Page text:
I'm not going to name specific persons, places,or things, in order to preserve the innocence of those involved lol.
Today a theater group that I work with put on a free preview presentation of a production opening this weekend. After the preview, which the audience received very well, the audience was offered the option of buying "Pay What You Can" tickets for a full presentation of the show.
As a theater administrator and actor, let me tell you what I believe Pay What You Can is supposed to be. I believe that you are to pay what you can, or what you feel the show is valued at. This is generally between $5 and $20. Now, Pay What You Can is meant to make the arts accessible. It is understood that people are living with different means so people will pay a huge variant based on the income they have to give.
In the instance of what I experienced today, audience members opted to pay $1 per ticket. After enjoying the preview, being engaged in a talk-back, and hurling accolades, they opted to pay $1 to see the full performance. Sure, there where people who could probably only afford $1. But there were others, who at the opportunity to name their own price, they chose the lowest possible. People who requested change from a $10 bill, so they could pay $2 for two tickets. People who pulled a single dollar bill out of their purse packed with bills.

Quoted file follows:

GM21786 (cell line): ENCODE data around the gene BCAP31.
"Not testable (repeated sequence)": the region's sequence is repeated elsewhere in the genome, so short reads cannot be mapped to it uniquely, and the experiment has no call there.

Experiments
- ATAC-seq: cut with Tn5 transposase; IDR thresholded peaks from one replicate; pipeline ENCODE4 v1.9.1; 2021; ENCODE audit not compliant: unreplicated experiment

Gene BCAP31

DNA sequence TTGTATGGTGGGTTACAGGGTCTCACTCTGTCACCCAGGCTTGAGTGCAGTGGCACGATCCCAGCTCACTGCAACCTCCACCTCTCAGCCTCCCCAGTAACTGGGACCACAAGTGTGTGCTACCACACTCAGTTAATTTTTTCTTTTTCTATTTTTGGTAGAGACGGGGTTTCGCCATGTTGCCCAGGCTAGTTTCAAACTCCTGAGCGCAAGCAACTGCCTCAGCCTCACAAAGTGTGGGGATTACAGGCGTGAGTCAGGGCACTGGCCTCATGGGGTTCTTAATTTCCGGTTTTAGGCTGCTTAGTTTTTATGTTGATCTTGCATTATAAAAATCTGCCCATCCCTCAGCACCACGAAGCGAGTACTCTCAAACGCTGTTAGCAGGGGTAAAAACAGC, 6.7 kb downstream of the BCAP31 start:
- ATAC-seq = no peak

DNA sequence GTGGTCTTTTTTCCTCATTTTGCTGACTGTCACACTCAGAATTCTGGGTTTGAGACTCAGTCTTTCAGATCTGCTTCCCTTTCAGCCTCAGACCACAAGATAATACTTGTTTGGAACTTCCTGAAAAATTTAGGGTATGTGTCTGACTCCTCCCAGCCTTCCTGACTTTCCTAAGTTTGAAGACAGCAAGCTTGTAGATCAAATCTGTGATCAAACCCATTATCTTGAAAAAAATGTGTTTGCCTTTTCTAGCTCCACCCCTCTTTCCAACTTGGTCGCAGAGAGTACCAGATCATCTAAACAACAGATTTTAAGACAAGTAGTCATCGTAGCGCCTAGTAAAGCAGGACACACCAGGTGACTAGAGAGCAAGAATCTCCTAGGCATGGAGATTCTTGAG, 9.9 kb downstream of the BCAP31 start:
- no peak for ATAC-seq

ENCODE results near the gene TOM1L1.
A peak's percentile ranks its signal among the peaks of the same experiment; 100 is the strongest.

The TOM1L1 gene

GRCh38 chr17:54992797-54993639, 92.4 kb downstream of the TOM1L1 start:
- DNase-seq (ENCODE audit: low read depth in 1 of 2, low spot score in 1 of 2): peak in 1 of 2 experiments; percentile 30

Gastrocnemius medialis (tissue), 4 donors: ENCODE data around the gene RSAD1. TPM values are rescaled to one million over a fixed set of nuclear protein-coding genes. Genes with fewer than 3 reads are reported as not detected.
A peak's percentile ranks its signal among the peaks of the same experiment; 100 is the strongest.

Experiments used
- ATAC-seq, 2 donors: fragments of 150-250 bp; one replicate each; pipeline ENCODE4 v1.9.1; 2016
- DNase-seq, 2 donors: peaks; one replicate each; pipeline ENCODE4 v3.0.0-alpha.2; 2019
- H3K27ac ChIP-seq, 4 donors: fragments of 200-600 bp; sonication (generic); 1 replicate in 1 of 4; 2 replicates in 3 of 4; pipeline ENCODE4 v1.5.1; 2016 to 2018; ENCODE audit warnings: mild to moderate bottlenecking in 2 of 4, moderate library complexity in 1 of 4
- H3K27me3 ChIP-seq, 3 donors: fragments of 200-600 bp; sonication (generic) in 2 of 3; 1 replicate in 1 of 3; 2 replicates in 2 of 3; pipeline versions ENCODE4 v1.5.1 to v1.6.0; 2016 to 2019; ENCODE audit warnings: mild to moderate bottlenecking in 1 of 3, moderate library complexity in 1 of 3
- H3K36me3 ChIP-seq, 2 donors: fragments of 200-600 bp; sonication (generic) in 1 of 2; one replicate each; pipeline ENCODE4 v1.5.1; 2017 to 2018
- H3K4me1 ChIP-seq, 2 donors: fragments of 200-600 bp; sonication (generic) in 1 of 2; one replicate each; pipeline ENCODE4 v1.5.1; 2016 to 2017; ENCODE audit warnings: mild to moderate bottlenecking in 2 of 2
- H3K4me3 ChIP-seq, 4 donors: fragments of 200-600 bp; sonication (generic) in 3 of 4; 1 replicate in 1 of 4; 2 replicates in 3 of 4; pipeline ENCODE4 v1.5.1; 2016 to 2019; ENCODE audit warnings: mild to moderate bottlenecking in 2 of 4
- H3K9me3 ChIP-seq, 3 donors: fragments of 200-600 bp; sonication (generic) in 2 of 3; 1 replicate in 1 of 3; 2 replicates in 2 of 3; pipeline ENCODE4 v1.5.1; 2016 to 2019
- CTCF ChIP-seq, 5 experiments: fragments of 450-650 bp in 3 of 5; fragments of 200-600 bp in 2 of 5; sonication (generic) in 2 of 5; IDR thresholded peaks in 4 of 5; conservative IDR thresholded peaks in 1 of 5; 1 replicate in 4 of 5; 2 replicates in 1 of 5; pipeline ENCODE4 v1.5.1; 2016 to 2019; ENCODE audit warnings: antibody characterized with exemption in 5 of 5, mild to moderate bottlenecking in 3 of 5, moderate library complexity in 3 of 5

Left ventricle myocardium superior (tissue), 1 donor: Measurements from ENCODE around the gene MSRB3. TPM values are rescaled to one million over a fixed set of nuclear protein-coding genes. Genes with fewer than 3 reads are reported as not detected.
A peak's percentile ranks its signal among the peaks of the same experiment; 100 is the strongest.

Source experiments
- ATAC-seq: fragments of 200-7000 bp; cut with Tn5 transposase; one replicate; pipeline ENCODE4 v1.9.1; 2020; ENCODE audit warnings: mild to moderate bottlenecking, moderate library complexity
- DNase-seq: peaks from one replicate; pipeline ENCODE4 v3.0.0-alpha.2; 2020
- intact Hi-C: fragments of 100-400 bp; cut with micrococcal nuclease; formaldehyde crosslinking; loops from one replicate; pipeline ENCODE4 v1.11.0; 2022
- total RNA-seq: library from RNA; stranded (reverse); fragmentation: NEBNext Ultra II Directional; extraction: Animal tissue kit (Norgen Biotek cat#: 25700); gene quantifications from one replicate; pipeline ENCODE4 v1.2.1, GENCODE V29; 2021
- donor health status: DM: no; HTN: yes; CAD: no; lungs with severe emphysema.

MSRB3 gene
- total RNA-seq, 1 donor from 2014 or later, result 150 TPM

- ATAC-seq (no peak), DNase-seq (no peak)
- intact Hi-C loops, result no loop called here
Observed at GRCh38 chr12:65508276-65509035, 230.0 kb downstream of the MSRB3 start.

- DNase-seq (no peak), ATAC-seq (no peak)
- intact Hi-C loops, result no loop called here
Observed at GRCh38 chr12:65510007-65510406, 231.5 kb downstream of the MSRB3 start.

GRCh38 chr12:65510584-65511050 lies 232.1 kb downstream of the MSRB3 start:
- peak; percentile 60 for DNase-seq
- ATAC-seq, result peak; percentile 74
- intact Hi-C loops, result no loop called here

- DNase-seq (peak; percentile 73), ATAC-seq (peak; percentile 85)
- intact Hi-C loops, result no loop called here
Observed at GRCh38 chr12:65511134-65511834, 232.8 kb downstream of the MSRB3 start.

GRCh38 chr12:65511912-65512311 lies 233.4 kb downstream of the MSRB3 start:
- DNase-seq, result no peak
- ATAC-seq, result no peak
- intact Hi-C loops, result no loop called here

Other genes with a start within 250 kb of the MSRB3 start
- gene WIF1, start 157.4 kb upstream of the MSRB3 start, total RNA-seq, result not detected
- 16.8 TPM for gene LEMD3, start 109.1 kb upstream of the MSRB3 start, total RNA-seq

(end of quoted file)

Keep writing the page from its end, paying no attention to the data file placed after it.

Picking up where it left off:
For some reason the live arts are not seen with the same value as commercial entertainment. This play is very influential when it comes to the history of Black literature and the Black experience, yet the same people who I would bet money would shell out $17 for a Tyler Perry ticket, opted to pay $1 instead of really supporting their local Black actors and creators doing something truly positive on stage... and during Black History Month!
As a worker in the non-profit arts it is always thrown around that a struggle is that people don't have money to pay to support the arts and buy tickets. THIS IS A LIE. The truth is people don't VALUE the live arts the same way they value commercial entertainment. They will easily pay $100 for a concert ticket, but scoff at the idea of paying $25 to go into a theater. I don't feel like money spent on the arts is "disposable income," I feel like it is making an investment into the culture or the world, and the stories of the past, and an influence on the future.
Stage actors work HARD, and so do the directors, and lighting and sound designers. They don't have the glitz and glamour of your favorite TV show, but they work just as hard, and should be valued as such.
This makes me angry. It makes me sad. It makes me ashamed. Most of all, and probably most important, it makes me really want to do all I can to support the art that I feel has value, and the things I feel have value even outside of the arts.